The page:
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Former Idaho Gubernatorial Candidate Is Convicted Of Killing 12-Year-Old Who Disappeared After Christmas Concert In 1984
“There is still hope for you. It is not too late to confess your sins," Jonelle Matthews' father told Steve Pankey in court after the jury convicted the 71-year-old.
A former Idaho gubernatorial candidate has been convicted in the kidnapping and murder of 12-year-old Jonelle Matthews, who disappeared from her Greeley, Colorado home in 1984.
A Weld County jury found Steve Pankey, 71, guilty of second-degree kidnapping with use of a deadly weapon; felony murder and false reporting to authorities after an earlier jury had been unable to reach a verdict in the case last year, according to the Fort Collins Coloradoan.
The jury also found Pankey not guilty of first-degree murder in the case.
“I cannot thank the members of this jury enough, not just the 12 members of the jury who were allowed to deliberate on this case but all 15 jurors who sacrificed their time, sacrificed time away from family, from jobs, from school,” Weld County District Attorney Michael Rourke said from the steps of the courthouse shortly after the verdict, according to a press conference streamed by the news outlet. “I have to tell you that I think the verdict they reached was an incredibly thoughtful and proper verdict to be very honest with you.”
Rourke chose to focus on his comments on Jonelle — the 12-year-old who vanished from her home on Dec. 20, 1984 — rather than discuss Pankey, saying he planned to no longer say the 71-year-old’s name.
“It’s not about the defendant, it’s about Jonelle,” he said. “This is an effort of 38 years of incredible police work by the Greeley Police Department and incredible amount of work by the attorneys in my office.”
Jonelle disappeared on the evening of Dec. 20, 1984, after being dropped off at the home by a family friend following a Christmas concert. When her father Jim Matthews came home an hour later, Jonelle was gone, according to NBC affiliate KUSA.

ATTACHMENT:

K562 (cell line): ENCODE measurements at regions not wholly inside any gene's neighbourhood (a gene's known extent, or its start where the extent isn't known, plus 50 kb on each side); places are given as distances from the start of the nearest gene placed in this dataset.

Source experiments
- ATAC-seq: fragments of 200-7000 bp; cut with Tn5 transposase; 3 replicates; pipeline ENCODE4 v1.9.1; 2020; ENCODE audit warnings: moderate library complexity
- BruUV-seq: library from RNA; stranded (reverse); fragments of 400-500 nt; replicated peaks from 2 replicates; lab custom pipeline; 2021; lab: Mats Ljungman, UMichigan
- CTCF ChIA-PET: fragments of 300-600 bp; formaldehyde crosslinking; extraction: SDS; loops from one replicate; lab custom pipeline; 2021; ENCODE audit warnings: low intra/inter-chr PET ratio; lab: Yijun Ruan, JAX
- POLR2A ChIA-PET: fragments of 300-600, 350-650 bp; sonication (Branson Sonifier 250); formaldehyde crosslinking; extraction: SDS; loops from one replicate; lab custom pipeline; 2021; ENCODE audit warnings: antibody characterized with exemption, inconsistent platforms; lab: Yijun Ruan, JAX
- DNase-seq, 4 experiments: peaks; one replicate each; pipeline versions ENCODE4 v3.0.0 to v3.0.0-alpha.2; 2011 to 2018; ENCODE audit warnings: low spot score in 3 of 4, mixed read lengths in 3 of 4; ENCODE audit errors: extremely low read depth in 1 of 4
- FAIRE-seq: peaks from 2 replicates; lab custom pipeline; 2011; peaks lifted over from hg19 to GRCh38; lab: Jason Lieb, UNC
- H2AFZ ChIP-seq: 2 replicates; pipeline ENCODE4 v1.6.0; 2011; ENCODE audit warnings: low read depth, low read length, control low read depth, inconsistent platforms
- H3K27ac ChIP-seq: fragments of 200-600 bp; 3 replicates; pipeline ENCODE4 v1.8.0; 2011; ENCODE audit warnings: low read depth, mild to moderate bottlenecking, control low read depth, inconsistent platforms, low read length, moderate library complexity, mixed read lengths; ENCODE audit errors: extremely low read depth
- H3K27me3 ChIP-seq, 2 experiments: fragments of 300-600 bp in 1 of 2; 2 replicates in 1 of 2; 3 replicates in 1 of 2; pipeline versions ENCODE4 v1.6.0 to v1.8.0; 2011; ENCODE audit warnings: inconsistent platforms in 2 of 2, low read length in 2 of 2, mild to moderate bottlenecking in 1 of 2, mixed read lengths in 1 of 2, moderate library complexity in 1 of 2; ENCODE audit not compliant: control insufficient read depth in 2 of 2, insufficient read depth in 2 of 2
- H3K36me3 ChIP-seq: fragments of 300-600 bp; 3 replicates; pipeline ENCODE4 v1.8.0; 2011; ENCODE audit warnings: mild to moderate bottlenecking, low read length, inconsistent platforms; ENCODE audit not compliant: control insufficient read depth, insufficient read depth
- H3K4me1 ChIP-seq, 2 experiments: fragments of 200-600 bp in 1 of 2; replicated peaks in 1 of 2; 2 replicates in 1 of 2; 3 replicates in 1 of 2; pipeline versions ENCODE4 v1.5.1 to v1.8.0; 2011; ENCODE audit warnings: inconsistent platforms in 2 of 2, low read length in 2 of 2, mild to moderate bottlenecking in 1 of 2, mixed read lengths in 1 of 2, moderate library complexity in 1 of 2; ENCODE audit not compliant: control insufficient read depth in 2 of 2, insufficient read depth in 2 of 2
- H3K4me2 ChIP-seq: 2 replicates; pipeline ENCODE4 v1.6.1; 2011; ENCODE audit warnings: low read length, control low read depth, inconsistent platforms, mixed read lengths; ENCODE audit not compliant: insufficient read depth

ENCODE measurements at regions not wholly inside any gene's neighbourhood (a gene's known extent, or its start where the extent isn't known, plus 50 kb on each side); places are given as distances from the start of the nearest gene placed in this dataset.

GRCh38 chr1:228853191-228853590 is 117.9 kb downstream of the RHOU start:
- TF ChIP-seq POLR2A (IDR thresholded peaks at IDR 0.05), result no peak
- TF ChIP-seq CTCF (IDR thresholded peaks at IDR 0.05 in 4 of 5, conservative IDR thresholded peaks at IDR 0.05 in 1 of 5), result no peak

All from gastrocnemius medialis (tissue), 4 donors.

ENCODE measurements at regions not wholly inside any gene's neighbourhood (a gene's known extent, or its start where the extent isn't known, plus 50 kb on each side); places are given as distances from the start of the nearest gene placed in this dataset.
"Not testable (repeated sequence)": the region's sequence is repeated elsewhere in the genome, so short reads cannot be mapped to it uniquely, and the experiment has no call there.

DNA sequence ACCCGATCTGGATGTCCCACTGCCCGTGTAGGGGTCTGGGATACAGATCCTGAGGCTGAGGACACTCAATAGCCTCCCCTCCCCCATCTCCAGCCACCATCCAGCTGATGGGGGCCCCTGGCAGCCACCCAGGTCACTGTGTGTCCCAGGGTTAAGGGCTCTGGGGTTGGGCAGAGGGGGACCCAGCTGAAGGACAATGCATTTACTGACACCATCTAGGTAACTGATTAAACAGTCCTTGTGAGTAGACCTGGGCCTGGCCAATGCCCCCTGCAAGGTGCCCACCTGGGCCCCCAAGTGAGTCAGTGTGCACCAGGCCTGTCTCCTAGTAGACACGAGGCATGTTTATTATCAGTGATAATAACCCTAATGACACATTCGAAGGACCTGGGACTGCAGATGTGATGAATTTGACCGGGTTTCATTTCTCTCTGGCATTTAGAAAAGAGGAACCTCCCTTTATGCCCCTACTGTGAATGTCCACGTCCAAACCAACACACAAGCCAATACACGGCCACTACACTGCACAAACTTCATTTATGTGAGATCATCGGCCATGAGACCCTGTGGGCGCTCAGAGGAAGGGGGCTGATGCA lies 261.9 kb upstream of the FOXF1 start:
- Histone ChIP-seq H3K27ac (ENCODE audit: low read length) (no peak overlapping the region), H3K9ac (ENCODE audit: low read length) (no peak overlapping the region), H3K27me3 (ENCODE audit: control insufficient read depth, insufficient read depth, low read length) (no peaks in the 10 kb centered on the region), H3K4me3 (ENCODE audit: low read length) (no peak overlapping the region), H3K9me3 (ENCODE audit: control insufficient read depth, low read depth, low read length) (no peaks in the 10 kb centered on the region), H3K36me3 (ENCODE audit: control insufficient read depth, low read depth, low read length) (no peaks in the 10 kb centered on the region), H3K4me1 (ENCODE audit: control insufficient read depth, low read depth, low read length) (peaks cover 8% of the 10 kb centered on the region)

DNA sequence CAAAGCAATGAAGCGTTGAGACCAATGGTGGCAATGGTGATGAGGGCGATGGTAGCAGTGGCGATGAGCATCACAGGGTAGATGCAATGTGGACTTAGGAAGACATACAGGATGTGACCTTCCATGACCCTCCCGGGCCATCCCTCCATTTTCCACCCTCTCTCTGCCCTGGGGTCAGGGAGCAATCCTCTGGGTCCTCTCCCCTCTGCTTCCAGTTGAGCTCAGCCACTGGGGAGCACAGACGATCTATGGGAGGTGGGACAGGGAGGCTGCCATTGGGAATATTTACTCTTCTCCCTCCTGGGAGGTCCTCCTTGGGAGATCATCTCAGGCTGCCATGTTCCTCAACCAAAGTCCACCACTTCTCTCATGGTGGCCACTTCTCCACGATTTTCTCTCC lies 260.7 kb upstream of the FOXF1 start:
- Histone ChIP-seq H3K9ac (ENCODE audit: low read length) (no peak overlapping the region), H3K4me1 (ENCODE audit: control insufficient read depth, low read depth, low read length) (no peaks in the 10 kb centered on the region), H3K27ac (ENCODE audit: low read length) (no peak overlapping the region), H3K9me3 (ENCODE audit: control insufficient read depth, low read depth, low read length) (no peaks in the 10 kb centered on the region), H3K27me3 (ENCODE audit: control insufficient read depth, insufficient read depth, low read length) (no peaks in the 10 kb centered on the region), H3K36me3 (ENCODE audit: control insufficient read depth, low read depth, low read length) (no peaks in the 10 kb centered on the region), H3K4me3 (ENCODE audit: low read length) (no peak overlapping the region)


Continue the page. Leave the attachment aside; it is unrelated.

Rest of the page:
Jonelle's disappearance gained nationwide attention when then-President Ronald Reagan mentioned the case in a speech highlighting missing children.
For decades, the case would remain unsolved until Jonelle’s remains were discovered in a field by oil workers in 2019. The 12-year-old was still dressed in the same clothes she had been wearing the night she disappeared, according to an earlier press conference in the case. An autopsy would later determine that she had been shot in the head.
Pankey was arrested the following year after investigators said he had intentionally inserted himself into the investigation and had made a series of troubling statements to his now ex-wife about the case.
At the time of the murders, Pankey had lived near the Matthews family and had briefly attended the same church, according to an affidavit in the case.
Pankey — who had two failed bids for Idaho governor in 2014 and 2018 — was convicted based on a largely circumstantial case, which included testimony from his ex-wife, Pankey’s own statements to law enforcement and his odd behaviors around the time of the murder, including taking a sudden trip with his family to California, being seemingly obsessed with the case and lighting a vehicle on fire in his backyard.
There was no DNA evidence to link him the crime.
Pankey was sentenced to life in prison with the possibility of parole after 20 years.
During a victim impact statement delivered by Jim Matthews, the grieving father implored Pankey to take responsibility for his actions.
“You’ve claimed to be a Christian on many occasions,” Jim said, according to KUSA. “There is still hope for you. It is not too late to confess your sins, which is the first step to your forgiveness. The second step is to repent or turn away from your evil ways… It’s up to you, and it’s not too late, Steve Pankey.”
Yet, during his own brief comments to the court, Pankey continued to profess his innocence.
“I am a Christian. I will be in heaven. I am innocent, and this is not justice for Jonelle,” he said.
Outside the courthouse, Jonelle’s mother, Gloria Matthews, said she had been unable to forgive Pankey for taking her daughter’s life.
"God's the only one that can forgive evil, and I feel that this is evil,” she said.
She called the verdict “justice” for her daughter.
The case was initially brought to trial last fall, but it resulted in a mistrial.
Greeley Police Chief Adam Turk said Monday that the police had “poured thousands of hours” into the investigation to find the killer.
“It is and will always be about Jonelle,” he said.